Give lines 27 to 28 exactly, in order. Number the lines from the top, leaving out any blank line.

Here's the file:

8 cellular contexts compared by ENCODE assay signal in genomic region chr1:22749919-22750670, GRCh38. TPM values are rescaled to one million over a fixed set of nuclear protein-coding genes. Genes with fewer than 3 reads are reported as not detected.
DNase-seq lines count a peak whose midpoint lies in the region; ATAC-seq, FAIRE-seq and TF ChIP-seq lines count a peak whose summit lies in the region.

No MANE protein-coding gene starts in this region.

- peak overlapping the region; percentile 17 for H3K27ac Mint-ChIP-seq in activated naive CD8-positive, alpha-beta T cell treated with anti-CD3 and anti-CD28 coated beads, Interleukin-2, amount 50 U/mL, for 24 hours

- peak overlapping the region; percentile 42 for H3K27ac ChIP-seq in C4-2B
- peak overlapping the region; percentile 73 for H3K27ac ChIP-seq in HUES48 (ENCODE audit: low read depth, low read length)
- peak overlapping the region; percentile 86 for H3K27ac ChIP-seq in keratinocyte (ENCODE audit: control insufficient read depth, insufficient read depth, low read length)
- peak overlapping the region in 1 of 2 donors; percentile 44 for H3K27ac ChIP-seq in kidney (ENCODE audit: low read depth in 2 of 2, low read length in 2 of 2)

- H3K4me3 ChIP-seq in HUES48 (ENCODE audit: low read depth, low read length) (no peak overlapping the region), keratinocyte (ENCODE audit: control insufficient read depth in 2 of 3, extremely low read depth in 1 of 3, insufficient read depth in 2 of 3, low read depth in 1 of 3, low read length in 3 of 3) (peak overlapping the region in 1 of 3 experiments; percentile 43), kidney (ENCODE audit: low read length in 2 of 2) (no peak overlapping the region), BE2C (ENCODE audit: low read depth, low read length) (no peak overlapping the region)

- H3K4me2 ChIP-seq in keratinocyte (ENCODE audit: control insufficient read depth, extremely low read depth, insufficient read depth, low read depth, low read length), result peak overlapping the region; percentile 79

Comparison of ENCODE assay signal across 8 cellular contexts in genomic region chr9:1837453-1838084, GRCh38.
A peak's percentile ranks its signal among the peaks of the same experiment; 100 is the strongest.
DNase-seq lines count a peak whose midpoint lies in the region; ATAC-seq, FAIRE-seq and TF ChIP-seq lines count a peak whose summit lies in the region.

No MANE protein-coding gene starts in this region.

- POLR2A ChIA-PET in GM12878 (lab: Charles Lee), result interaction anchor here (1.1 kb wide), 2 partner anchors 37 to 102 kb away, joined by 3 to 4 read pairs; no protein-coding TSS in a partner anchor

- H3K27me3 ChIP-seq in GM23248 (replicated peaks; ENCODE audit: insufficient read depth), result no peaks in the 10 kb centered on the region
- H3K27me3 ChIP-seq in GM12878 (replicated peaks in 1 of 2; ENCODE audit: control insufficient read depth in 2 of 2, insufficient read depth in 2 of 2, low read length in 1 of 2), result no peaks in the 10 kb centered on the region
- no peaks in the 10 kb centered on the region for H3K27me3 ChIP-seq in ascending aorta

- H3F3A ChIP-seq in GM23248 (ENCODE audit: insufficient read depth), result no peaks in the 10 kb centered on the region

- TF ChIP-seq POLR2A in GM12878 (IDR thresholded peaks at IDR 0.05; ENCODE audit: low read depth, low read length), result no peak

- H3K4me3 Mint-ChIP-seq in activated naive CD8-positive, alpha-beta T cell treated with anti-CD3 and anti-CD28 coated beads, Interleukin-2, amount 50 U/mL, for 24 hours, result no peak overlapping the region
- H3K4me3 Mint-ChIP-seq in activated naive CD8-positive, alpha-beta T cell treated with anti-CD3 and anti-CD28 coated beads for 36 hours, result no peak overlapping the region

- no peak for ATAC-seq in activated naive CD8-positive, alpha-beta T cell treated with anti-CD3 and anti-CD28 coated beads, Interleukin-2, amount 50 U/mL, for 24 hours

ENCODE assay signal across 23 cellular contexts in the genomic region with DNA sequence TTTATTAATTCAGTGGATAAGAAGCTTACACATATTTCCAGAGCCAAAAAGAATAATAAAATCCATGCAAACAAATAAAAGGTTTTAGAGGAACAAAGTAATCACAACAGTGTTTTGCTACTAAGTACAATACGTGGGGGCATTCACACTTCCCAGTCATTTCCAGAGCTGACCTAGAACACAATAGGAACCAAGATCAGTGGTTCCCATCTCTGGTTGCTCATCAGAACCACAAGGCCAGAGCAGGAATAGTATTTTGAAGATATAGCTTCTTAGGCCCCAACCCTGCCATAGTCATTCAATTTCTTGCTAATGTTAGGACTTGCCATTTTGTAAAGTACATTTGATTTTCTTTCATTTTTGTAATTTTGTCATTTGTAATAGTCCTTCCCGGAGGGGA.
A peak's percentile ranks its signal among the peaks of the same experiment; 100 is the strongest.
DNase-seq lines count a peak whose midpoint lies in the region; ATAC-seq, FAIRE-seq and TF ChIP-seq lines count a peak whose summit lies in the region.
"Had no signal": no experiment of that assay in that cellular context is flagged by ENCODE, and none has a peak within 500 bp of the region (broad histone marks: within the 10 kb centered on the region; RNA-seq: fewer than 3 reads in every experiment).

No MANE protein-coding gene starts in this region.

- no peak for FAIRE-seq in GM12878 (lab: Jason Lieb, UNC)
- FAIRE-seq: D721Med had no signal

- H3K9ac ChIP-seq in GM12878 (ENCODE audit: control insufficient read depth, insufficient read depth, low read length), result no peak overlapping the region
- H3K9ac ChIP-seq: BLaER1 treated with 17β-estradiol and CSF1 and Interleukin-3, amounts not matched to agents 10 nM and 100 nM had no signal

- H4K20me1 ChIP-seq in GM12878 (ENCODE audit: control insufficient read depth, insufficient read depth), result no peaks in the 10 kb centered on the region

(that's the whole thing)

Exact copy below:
"Had no signal": no experiment of that assay in that cellular context is flagged by ENCODE, and none has a peak within 500 bp of the region (broad histone marks: within the 10 kb centered on the region; RNA-seq: fewer than 3 reads in every experiment).

No MANE protein-coding gene starts in this region.